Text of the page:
Haunting of Hill House's follow-up will reinvent the tour de vis


<img src = "https://cdn.arstechnica.net/wp-content/uploads/2018/10/haunt4-800×533.jpg" alt = "The constantly locked door is a central mystery of Netflix's adaptation at Haunted Hill House. "/>

Enlarge / The still locked red door is a central mystery of Netflix's adaptation to Haunted Hill House.

The adaptation of Netflix's The obsession of Hill House Last year, the streaming giant announced its intention to create a second season, or more accurately a second edition of what is now a series of anthologies of horror. Deadline Hollywood reports that The obsession of the manor of Bly will fit the classic story of Henry James's ghosts, The turn of the screw, which looks a lot like the psychological gothic horror of the classic Shirley Jackson tale on which Season 1 was founded.

The obsession of Hill House shared first place in the Ars 2018 list of our favorite TV shows with the BBC Kill Eve. We enjoyed the inventive reinvention of Jackson's novel by Mike Flanagan and Trevor Macy, both a ghostly ghost story and a thorough examination of family dysfunction. And yet, he remained true to the tone and spirit of the original, aided by dialogue, narration and other small details of the source. It is no wonder that she has been nominated for the awards of her film editors, Writers Guild of America and Art Directors Guild.

Rumors of a possible second season began to swirl shortly after the start of the series. Flanagan has finally confirmed his intention to turn it into a series of anthologies of horror, with a whole new story of ghosts and new characters. (He said in an interview with Weekly entertainment that Crain family featured in Hill House had suffered enough.)

Past incarnations

The turn of the screw, serialized in Necklace & # 39; s Weekly In 1898, tells the story of a housekeeper engaged by her uncle absent to care for two orphaned children in his country house in Essex, Bly. (Warning: the 121-year-old spoilers are in front.) Shortly after arriving, the housekeeper sees men and women she suspects are spirits. She learns from the sinister housewife that her predecessor, Miss Jessel, had an affair with another servant, Peter Quint, and that both died. They also seemed to have had an unhealthy attachment to the children, Flora and Miles, and the housekeeper suspected the children could also see the ghosts. Since it's Henry James, everything ends in a tragedy.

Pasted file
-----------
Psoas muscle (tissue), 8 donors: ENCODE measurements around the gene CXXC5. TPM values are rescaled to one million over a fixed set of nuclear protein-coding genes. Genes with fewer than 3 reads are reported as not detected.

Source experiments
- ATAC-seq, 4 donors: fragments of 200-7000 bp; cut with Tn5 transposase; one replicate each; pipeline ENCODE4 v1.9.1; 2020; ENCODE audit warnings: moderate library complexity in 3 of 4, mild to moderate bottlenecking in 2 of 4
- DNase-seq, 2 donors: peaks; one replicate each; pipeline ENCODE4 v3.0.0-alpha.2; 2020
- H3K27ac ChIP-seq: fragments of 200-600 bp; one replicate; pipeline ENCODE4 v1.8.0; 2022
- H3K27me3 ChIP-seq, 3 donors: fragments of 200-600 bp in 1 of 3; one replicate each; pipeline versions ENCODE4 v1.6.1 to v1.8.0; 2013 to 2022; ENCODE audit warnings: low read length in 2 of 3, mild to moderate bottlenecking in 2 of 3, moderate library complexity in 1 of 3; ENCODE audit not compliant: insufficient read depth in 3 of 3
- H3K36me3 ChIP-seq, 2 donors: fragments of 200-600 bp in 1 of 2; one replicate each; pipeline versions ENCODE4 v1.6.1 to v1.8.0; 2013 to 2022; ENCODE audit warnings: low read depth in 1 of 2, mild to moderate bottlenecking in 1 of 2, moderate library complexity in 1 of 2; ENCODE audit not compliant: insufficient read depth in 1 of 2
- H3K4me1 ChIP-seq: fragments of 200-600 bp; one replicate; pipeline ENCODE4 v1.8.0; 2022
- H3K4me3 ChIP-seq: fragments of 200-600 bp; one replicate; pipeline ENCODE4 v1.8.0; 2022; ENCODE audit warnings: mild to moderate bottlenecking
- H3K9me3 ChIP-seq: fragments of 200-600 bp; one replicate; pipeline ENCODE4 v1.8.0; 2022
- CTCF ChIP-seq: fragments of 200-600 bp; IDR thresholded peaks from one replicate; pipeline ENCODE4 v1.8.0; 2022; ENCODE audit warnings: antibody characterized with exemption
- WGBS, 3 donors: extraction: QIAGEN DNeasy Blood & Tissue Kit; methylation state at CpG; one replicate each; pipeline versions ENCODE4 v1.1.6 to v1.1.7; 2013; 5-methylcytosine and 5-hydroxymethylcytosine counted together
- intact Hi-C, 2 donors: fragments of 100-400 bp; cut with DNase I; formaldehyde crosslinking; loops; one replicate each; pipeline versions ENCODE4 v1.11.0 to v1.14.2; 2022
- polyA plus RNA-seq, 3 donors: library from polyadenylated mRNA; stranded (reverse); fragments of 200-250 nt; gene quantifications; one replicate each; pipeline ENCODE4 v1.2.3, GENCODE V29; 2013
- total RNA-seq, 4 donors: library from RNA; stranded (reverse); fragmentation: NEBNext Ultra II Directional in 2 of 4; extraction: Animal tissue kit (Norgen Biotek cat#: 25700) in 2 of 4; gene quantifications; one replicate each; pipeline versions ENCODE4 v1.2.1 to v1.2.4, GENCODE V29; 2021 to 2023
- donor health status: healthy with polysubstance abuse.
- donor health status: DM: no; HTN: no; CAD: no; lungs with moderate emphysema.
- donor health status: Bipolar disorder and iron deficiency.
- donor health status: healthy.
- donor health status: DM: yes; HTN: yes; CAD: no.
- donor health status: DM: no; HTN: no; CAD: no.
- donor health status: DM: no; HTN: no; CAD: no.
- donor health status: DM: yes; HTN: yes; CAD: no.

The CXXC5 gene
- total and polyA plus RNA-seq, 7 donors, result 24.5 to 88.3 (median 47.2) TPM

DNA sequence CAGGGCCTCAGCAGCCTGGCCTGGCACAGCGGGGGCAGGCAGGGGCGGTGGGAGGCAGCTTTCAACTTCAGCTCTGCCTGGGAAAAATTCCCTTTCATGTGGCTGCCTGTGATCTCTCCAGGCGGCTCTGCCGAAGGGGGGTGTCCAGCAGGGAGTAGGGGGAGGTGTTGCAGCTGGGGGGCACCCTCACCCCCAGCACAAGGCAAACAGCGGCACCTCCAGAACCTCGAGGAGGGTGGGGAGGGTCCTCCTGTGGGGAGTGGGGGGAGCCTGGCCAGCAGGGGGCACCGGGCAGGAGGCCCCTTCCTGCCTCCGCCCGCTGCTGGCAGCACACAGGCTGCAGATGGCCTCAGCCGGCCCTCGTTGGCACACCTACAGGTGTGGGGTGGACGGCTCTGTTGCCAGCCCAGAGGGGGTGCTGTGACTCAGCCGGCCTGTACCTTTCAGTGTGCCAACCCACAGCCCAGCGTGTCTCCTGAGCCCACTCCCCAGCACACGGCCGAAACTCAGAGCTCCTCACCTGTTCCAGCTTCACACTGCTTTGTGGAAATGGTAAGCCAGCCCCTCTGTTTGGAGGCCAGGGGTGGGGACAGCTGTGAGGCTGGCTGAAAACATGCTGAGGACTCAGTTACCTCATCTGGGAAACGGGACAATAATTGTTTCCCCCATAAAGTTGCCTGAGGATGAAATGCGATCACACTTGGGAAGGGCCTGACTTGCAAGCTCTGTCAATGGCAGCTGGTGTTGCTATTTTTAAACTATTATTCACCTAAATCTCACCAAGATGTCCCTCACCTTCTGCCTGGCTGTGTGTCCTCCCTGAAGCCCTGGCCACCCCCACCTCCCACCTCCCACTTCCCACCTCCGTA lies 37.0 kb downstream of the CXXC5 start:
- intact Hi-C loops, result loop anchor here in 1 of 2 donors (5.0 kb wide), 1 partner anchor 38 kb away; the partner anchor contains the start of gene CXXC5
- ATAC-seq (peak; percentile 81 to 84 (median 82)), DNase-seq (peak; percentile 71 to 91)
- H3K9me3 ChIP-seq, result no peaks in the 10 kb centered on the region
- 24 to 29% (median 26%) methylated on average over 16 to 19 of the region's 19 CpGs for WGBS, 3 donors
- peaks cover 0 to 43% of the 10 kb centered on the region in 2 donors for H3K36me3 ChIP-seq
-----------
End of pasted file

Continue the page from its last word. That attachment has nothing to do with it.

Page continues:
Scholars and literary critics have been debating the news since it was first published, as James was deliberately ambiguous about whether the housekeeper was seeing real ghosts or was just getting crazy and imagining them. This debate deferred to the adaptation of the 1961 British film, Innocents, featuring Deborah Kerr – probably the best of the many storytelling versions adapted to various media. The screenwriter, William Archibald, assumed that the ghosts were real; the director, Jack Clayton, preferred to remain faithful to the initial ambiguity of James.

It's far too early to know more about how Flanagan and Macy will approach the material, but judging by their fantastic Hill House adaptation, they can fall on the side of the debate "ghosts are real". But I am convinced that they can also do justice to the psychological complexity and many sub-texts of James' novel, leaving just a little ambiguity to provoke the viewer.

Netflix clearly shares this confidence because The obsession of Bly House is part of a larger deal to produce original movies and series. Flanagan and Macy are currently in post-production on Sleep doctor, an adaptation of Stephen King's follow-up in 2013 to The brilliant. "Mike Flanagan and Trevor Macy know how to create genuinely scary stories that leave the public on the edge of their seat, but are unable to look away," Cindy Holland, vice president of original content, told Deadline Hollywood. "We are delighted to continue our partnership with them on The haunting upcoming series and projects. "


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